Advanced Search
MyIDEAS: Login

Productivity effects of innovation, stress and social relations

Contents:

Author Info

  • Rifka Weehuizen
  • Bulat Sanditov
  • Robin Cowan

Abstract

Innovation is a source of increasing productivity, but it is also a source of stress. Psychological research shows that moderate stress increases the productivity of an actor, but above a certain level, additional stress decreases productivity. Stress is reduced by coping behaviour of the actor, and in addition it is buffered by social relations. However, high levels of stress negatively affect social relations, causing social erosion. In a formal model including inter-agent dynamics, we show that the variables moderating stress levels are of crucial importance for identi- fying the overall effects of different rates of innovation on productivity. The model shows among other things that the existence and nature of relationships of people determine the extent to which a certain rate of innovation effectively results in increasing productivity. In addition, it shows the possibility of multiple equilibria - under some parameter values both high- and low-stress steady states exist; and the dynamics exhibit hysteresis. At very high levels of stress, innovation can result in a dissolution of social relations, and has a negative relationship with the rate of economic growth.

Download Info

If you experience problems downloading a file, check if you have the proper application to view it first. In case of further problems read the IDEAS help page. Note that these files are not on the IDEAS site. Please be patient as the files may be large.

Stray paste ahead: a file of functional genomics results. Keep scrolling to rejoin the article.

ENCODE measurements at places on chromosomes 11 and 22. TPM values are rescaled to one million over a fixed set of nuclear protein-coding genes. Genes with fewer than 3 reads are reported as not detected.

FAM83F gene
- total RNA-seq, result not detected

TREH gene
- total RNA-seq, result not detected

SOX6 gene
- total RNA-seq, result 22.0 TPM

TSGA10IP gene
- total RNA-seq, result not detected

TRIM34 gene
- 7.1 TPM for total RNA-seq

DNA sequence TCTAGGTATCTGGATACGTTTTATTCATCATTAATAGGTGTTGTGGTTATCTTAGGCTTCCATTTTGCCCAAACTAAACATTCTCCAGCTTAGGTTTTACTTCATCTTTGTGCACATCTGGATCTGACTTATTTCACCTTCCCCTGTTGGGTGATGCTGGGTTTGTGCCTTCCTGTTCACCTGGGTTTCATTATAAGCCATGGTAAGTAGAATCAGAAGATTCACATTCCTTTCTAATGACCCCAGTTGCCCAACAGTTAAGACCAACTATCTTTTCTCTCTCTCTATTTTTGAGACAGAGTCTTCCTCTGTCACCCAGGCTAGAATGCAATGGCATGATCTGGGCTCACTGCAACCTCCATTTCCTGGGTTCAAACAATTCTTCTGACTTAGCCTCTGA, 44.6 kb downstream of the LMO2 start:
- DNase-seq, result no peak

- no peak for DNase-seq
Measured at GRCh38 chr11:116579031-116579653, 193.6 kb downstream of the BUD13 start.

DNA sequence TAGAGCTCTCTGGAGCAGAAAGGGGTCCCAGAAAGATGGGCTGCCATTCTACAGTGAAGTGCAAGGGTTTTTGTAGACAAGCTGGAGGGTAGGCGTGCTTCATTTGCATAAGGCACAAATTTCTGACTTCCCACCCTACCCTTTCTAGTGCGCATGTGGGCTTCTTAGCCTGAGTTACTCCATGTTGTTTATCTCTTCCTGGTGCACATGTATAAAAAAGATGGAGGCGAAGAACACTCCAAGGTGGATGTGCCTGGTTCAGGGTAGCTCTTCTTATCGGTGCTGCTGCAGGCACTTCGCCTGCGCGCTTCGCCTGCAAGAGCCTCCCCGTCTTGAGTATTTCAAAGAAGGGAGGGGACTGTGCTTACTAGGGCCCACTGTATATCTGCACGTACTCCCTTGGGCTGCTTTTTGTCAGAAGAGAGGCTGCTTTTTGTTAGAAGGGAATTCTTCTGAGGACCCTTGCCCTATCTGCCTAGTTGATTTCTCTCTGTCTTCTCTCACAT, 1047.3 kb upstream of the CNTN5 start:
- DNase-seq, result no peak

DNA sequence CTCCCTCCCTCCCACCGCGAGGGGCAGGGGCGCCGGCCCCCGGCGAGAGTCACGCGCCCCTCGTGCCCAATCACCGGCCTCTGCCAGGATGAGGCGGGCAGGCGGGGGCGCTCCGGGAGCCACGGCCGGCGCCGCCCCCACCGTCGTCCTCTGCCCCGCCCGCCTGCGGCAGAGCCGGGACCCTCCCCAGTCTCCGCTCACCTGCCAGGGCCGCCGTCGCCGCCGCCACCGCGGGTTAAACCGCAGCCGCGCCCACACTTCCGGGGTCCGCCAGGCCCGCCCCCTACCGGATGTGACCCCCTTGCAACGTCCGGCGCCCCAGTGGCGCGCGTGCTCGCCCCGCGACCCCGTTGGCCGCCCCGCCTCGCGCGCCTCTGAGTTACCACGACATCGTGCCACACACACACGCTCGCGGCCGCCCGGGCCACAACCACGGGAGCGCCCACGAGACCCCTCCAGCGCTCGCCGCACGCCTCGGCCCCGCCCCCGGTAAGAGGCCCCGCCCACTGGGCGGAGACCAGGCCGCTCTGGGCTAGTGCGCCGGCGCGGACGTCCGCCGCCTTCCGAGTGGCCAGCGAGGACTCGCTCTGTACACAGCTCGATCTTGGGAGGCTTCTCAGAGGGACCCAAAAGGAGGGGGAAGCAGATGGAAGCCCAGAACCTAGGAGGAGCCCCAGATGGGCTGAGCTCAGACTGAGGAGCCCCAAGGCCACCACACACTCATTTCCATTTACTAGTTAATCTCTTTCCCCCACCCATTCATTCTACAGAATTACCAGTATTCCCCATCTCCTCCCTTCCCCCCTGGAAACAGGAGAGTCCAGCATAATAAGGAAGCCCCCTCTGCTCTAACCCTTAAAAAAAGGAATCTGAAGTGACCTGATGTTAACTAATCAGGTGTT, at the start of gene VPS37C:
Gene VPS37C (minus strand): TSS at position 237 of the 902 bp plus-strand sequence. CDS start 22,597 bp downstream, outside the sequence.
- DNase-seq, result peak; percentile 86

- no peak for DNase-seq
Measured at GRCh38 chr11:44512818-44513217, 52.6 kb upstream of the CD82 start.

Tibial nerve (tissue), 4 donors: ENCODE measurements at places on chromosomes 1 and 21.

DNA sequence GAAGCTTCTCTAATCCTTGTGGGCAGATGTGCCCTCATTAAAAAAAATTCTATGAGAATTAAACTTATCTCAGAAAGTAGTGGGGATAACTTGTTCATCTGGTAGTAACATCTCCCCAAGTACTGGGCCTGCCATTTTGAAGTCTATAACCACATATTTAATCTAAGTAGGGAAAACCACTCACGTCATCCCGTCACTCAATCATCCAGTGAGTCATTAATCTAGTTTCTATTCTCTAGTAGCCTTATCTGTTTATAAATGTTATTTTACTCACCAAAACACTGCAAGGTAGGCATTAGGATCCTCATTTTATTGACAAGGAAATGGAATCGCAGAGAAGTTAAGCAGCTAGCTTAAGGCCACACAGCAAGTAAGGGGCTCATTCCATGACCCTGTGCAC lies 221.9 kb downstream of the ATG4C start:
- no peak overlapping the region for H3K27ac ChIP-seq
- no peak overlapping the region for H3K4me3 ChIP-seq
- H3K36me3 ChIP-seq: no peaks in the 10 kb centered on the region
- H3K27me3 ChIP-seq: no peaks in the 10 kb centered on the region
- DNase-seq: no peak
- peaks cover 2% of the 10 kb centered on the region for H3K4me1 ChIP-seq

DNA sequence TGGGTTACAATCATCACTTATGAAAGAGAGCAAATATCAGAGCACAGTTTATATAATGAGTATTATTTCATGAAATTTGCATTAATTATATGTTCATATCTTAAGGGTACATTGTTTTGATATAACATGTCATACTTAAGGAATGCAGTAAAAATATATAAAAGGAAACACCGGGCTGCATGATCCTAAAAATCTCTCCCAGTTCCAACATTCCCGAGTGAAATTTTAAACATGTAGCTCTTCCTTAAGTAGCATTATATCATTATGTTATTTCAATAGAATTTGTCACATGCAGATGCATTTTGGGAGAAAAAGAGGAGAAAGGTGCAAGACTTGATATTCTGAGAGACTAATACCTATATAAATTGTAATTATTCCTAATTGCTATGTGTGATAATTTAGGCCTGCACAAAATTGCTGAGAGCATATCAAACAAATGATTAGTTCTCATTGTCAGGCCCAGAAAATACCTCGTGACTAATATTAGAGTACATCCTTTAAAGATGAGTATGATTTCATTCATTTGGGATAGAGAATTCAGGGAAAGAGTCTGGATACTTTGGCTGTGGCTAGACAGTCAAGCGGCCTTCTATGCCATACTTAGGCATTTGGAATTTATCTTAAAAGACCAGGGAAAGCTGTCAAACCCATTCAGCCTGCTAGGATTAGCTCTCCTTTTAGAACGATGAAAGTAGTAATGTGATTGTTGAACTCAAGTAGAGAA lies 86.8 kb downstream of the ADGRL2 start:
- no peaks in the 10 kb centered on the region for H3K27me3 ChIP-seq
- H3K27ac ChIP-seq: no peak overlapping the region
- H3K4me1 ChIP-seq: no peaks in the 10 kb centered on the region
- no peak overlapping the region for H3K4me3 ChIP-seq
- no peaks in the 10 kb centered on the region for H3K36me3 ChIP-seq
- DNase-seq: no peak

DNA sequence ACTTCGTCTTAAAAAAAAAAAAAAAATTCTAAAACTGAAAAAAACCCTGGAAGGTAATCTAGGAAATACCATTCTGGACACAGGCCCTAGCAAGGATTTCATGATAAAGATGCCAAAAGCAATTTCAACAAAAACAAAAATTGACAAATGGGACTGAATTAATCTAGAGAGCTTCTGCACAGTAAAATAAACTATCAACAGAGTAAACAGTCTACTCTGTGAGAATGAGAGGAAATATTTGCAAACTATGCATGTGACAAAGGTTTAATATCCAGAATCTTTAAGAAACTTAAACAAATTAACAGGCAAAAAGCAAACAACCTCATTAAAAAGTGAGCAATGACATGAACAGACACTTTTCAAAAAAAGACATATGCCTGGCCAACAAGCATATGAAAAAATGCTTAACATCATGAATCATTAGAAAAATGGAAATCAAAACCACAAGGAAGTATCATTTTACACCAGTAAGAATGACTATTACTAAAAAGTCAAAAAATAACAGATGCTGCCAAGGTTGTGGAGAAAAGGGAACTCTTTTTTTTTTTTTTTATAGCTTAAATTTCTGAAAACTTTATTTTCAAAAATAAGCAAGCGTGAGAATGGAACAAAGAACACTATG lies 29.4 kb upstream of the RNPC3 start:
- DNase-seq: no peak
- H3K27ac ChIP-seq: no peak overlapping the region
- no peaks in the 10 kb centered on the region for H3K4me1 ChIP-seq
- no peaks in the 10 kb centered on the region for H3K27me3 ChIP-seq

File URL: http://www.beta-umr7522.fr/productions/publications/2008/2008-07.pdf
Download Restriction: no

Bibliographic Info

Paper provided by Bureau d'Economie Théorique et Appliquée, UDS, Strasbourg in its series Working Papers of BETA with number 2008-07.

as in new window
Length:
Date of creation: 2008
Date of revision:
Handle: RePEc:ulp:sbbeta:2008-07

Contact details of provider:
Postal: PEGE. 61, Aven. de la Forêt-Noire 67000 Strasbourg
Phone: +33 3 68 85 20 69
Fax: +33 3 68 85 20 70
Email:
Web page: http://www.beta-umr7522.fr/
More information through EDIRC

Related research

Keywords:

Other versions of this item:

Find related papers by JEL classification:

This paper has been announced in the following NEP Reports:

References

References listed on IDEAS
Please report citation or reference errors to , or , if you are the registered author of the cited work, log in to your RePEc Author Service profile, click on "citations" and make appropriate adjustments.:
as in new window
  1. Aghion, Philippe & Howitt, Peter, 1992. "A Model of Growth Through Creative Destruction," Scholarly Articles 12490578, Harvard University Department of Economics.
  2. S. Black & L. Lynch, 1997. "How to compete: the impact of workplace practices and information technology on productivity," LSE Research Online Documents on Economics 20298, London School of Economics and Political Science, LSE Library.
  3. Philippe Aghion & Peter Howitt, 1990. "A Model of Growth Through Creative Destruction," NBER Working Papers 3223, National Bureau of Economic Research, Inc.